Scullion said he'd seen the impact of Vegemite moonshine "first-hand" -- which is odd, because it's not feasible to make alcohol out of Vegemite. It does contain yeast, but it's rendered inactive during the heating process used in the spread's production. Theoretically, you can make alcohol out of any food containing sugar, but you'd still need to add brewer's yeast, and no one is suggesting a ban on fruit. It seems nobody checked the basic science behind the story before reporting it. But we can't expect the BBC to have the same standards as literally any random beer forum, can we?
Kremlin-controlled Channel One TV slipped a blatant clip from the video game ARMA 3 into a report about the war in Syria. If only Russia had some experience with warfare, maybe they could have avoided this misstep ...
Then in 2017, the Russian Ministry of Defense tweeted what they called "irrefutable evidence" that the United States was aiding ISIS. Turns out they were fooled by the most realistic kind of digital simulation there is: a mobile game. A U.S. spokesman responded that this was "pretty consistent with what we have seen come out of Russian MoD, as being baseless, inaccurate and you know, completely false."
"We also have footage of American agents Mario and Luigi committing atrocities on a Goomba village."
Then there's that time British network ITV claimed they were airing a video of the IRA taking down a helicopter, when it was obvious to anyone under 45 that it was all from a video game -- in this case, ARMA 2. At least it took the third ARMA to fool Russia.
Then there's this footage, aired on Iranian TV, of a Hezbollah sniper killing six ISIS soldiers. Said sniper turned out to be a random guy on YouTube wiping out most of the Medal Of Honor player base.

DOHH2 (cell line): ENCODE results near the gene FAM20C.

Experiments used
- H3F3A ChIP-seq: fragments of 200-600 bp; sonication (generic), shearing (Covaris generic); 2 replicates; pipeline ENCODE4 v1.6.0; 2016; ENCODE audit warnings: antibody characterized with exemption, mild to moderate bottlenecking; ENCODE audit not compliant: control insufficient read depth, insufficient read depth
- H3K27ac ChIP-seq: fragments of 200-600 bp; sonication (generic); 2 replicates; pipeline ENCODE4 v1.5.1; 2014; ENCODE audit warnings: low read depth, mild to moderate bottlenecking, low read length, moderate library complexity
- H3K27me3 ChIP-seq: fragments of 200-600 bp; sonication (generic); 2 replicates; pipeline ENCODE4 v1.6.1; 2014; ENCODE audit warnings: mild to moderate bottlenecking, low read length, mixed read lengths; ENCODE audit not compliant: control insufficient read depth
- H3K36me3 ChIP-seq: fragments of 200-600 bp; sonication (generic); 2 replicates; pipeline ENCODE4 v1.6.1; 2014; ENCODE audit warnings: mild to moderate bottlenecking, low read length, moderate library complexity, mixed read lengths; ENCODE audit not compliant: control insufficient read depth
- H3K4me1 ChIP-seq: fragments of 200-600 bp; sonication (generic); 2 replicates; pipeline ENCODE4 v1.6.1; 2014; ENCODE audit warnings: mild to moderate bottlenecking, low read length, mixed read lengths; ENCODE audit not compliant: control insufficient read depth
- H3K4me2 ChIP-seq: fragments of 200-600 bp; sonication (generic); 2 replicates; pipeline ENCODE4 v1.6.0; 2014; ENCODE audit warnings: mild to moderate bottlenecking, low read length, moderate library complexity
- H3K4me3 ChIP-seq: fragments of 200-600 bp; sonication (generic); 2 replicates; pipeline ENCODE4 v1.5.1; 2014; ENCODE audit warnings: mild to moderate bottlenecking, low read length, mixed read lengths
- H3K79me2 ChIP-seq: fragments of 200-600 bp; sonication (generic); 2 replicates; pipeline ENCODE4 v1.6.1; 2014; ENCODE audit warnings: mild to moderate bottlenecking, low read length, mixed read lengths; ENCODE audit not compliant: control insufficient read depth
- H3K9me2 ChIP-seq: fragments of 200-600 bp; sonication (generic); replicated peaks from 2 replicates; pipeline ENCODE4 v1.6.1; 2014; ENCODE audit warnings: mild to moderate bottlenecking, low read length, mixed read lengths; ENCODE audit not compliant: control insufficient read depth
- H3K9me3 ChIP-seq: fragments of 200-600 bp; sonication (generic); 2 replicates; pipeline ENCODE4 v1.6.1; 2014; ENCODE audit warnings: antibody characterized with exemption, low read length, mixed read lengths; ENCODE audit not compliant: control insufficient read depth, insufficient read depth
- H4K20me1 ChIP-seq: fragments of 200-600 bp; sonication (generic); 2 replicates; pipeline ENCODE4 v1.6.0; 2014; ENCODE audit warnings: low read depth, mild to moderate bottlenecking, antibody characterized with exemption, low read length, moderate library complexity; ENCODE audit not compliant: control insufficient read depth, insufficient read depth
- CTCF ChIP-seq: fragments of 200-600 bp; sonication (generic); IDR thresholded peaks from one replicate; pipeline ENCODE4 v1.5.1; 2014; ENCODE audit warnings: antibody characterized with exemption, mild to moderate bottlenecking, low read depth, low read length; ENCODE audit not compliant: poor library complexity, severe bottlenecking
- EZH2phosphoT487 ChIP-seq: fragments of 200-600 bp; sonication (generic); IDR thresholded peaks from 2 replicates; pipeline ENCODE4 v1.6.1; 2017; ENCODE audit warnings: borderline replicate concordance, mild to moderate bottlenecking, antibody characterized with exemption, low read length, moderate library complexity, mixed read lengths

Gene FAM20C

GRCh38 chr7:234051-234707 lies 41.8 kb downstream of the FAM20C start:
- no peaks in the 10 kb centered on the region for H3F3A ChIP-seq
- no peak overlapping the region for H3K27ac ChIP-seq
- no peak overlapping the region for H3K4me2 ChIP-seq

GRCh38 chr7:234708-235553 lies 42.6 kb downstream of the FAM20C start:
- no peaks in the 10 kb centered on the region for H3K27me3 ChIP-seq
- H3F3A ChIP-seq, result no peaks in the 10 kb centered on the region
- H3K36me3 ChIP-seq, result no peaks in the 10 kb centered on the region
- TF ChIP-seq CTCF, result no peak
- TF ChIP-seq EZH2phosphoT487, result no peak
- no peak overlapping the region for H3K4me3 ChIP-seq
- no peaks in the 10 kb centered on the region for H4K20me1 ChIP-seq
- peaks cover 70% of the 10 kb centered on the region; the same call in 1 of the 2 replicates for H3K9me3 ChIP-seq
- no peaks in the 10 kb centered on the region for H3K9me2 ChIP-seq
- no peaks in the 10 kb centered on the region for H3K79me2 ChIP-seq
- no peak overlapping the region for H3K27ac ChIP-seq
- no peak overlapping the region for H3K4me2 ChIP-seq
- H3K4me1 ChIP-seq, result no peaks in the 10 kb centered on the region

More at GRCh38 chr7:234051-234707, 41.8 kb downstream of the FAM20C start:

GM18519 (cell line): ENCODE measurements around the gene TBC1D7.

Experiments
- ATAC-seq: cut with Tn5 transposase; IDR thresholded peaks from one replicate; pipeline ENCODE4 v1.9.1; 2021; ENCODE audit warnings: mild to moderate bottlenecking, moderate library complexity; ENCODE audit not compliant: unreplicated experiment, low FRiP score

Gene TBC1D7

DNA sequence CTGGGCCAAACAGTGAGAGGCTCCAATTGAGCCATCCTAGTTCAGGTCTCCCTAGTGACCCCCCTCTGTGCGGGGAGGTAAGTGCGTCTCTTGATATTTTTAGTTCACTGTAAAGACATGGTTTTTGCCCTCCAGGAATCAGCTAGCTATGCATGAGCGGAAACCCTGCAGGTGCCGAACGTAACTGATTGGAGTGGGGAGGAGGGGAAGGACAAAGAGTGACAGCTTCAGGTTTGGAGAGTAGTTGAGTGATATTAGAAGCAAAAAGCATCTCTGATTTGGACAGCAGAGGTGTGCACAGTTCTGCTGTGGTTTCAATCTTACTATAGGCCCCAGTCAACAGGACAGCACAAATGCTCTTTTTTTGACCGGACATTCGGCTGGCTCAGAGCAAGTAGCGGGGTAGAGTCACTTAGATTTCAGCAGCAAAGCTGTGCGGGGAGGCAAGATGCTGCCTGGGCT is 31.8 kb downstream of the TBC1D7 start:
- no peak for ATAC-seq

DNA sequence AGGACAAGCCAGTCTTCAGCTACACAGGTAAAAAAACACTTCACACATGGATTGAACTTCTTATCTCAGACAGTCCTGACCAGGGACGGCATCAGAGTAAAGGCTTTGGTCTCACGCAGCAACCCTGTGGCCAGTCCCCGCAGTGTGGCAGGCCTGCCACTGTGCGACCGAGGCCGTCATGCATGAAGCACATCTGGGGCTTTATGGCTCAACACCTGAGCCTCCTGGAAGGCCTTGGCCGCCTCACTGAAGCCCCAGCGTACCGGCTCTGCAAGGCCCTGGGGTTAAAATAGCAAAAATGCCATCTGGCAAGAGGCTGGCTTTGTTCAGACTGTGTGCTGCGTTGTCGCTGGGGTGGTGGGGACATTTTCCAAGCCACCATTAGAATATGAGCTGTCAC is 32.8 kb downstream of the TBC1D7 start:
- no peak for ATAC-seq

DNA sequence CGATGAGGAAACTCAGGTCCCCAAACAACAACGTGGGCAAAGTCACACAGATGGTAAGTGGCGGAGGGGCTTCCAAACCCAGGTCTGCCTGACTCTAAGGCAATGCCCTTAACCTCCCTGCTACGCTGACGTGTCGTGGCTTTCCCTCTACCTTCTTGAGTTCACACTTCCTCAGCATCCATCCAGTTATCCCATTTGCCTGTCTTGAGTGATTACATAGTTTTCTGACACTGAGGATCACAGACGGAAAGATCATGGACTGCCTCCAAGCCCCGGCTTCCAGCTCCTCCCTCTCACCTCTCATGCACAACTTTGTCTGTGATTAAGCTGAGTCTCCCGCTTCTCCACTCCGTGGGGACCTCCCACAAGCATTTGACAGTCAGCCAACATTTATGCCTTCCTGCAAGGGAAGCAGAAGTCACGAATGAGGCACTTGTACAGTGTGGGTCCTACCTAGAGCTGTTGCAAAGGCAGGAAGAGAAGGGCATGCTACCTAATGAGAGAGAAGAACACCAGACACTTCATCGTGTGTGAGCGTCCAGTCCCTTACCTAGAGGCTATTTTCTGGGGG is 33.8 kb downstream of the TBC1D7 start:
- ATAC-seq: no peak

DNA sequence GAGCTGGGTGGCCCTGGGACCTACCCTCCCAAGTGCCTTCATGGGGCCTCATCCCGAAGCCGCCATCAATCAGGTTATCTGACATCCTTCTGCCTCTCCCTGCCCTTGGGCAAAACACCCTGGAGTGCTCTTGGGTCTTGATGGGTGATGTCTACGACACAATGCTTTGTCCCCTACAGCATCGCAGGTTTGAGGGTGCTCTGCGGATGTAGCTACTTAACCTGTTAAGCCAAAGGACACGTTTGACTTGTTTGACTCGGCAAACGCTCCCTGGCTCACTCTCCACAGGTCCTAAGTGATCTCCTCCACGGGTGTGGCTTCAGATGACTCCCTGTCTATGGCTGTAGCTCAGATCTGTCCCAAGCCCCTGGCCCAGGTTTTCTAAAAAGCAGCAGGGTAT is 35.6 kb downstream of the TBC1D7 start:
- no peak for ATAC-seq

Back in 2015, Stephen Roseman posted a photo of a dog with a piece of ham on its face to Facebook, and wrote the following caption: "This poor dog was badly burned and disfigured trying to save his family from a house fire." He further added that one "like" would equal one prayer, and one share would equal ten prayers. This is the prayer economy, we all know this.
Impressive that it made its way through the burning house when it couldn't see shit.
It was an extremely low-effort troll from Roseman, who didn't even take the photo himself. He probably expected to get a few laughing face emojis, maybe some confused questions from elderly relatives. But then people started sharing the photo in earnest, and they didn't stop. Within a week, the image had been shared more than 116,000 times and received 61,000 "likes." Using Mr. Roseman's math, that amounts to over a million prayers.
Roseman ultimately copped to the hoax, called everybody who fell for it "idiots," then also mocked anyone who didn't fall for it by clarifying that he doesn't "give a fuck either way." Ladies and gentlemen, the internet.
Every time a royal couple does anything of a couple nature, a time portal is opened straight to the 18th century and this guy steps out to announce it to the world: